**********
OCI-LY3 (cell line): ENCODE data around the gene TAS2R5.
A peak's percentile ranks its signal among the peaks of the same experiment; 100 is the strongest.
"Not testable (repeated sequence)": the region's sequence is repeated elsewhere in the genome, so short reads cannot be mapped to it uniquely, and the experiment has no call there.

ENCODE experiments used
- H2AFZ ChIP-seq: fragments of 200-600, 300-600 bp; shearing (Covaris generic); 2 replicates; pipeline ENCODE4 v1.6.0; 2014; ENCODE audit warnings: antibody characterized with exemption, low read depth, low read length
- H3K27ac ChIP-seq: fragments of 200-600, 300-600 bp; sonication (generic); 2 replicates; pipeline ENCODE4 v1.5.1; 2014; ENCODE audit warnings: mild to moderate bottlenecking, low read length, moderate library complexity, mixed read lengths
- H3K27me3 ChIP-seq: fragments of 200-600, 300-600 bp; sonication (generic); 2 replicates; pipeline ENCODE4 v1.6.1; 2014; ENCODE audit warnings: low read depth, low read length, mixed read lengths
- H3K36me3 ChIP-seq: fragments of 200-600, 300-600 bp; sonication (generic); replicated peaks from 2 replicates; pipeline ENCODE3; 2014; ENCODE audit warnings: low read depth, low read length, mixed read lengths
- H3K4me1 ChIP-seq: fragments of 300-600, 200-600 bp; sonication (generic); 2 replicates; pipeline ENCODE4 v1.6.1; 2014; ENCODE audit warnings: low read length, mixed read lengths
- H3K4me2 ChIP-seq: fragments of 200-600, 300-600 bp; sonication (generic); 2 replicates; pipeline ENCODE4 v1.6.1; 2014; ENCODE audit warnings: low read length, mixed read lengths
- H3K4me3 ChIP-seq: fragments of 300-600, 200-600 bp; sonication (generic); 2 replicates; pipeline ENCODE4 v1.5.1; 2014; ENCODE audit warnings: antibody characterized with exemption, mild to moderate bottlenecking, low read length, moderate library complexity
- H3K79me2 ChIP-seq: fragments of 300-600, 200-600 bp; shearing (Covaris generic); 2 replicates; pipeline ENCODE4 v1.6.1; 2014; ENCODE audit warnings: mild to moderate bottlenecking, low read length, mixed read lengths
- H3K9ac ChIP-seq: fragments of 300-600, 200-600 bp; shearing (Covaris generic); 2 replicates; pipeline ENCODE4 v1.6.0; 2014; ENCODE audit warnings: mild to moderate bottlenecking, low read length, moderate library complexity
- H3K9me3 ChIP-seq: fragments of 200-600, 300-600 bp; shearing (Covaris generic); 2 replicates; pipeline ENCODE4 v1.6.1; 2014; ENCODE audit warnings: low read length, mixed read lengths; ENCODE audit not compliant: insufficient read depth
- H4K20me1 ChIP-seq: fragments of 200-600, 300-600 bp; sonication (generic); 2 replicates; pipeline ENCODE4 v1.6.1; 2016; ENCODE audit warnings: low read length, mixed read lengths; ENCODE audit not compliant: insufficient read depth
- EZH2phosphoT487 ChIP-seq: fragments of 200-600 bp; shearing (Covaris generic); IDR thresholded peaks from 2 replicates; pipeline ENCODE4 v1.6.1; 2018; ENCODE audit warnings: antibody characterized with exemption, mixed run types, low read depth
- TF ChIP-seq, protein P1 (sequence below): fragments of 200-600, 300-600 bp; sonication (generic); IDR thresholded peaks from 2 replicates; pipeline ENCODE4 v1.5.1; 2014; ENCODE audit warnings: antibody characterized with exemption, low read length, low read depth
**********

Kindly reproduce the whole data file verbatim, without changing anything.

OCI-LY3 (cell line): ENCODE data around the gene TAS2R5.
A peak's percentile ranks its signal among the peaks of the same experiment; 100 is the strongest.
"Not testable (repeated sequence)": the region's sequence is repeated elsewhere in the genome, so short reads cannot be mapped to it uniquely, and the experiment has no call there.

ENCODE experiments used
- H2AFZ ChIP-seq: fragments of 200-600, 300-600 bp; shearing (Covaris generic); 2 replicates; pipeline ENCODE4 v1.6.0; 2014; ENCODE audit warnings: antibody characterized with exemption, low read depth, low read length
- H3K27ac ChIP-seq: fragments of 200-600, 300-600 bp; sonication (generic); 2 replicates; pipeline ENCODE4 v1.5.1; 2014; ENCODE audit warnings: mild to moderate bottlenecking, low read length, moderate library complexity, mixed read lengths
- H3K27me3 ChIP-seq: fragments of 200-600, 300-600 bp; sonication (generic); 2 replicates; pipeline ENCODE4 v1.6.1; 2014; ENCODE audit warnings: low read depth, low read length, mixed read lengths
- H3K36me3 ChIP-seq: fragments of 200-600, 300-600 bp; sonication (generic); replicated peaks from 2 replicates; pipeline ENCODE3; 2014; ENCODE audit warnings: low read depth, low read length, mixed read lengths
- H3K4me1 ChIP-seq: fragments of 300-600, 200-600 bp; sonication (generic); 2 replicates; pipeline ENCODE4 v1.6.1; 2014; ENCODE audit warnings: low read length, mixed read lengths
- H3K4me2 ChIP-seq: fragments of 200-600, 300-600 bp; sonication (generic); 2 replicates; pipeline ENCODE4 v1.6.1; 2014; ENCODE audit warnings: low read length, mixed read lengths
- H3K4me3 ChIP-seq: fragments of 300-600, 200-600 bp; sonication (generic); 2 replicates; pipeline ENCODE4 v1.5.1; 2014; ENCODE audit warnings: antibody characterized with exemption, mild to moderate bottlenecking, low read length, moderate library complexity
- H3K79me2 ChIP-seq: fragments of 300-600, 200-600 bp; shearing (Covaris generic); 2 replicates; pipeline ENCODE4 v1.6.1; 2014; ENCODE audit warnings: mild to moderate bottlenecking, low read length, mixed read lengths
- H3K9ac ChIP-seq: fragments of 300-600, 200-600 bp; shearing (Covaris generic); 2 replicates; pipeline ENCODE4 v1.6.0; 2014; ENCODE audit warnings: mild to moderate bottlenecking, low read length, moderate library complexity
- H3K9me3 ChIP-seq: fragments of 200-600, 300-600 bp; shearing (Covaris generic); 2 replicates; pipeline ENCODE4 v1.6.1; 2014; ENCODE audit warnings: low read length, mixed read lengths; ENCODE audit not compliant: insufficient read depth
- H4K20me1 ChIP-seq: fragments of 200-600, 300-600 bp; sonication (generic); 2 replicates; pipeline ENCODE4 v1.6.1; 2016; ENCODE audit warnings: low read length, mixed read lengths; ENCODE audit not compliant: insufficient read depth
- EZH2phosphoT487 ChIP-seq: fragments of 200-600 bp; shearing (Covaris generic); IDR thresholded peaks from 2 replicates; pipeline ENCODE4 v1.6.1; 2018; ENCODE audit warnings: antibody characterized with exemption, mixed run types, low read depth
- TF ChIP-seq, protein P1 (sequence below): fragments of 200-600, 300-600 bp; sonication (generic); IDR thresholded peaks from 2 replicates; pipeline ENCODE4 v1.5.1; 2014; ENCODE audit warnings: antibody characterized with exemption, low read length, low read depth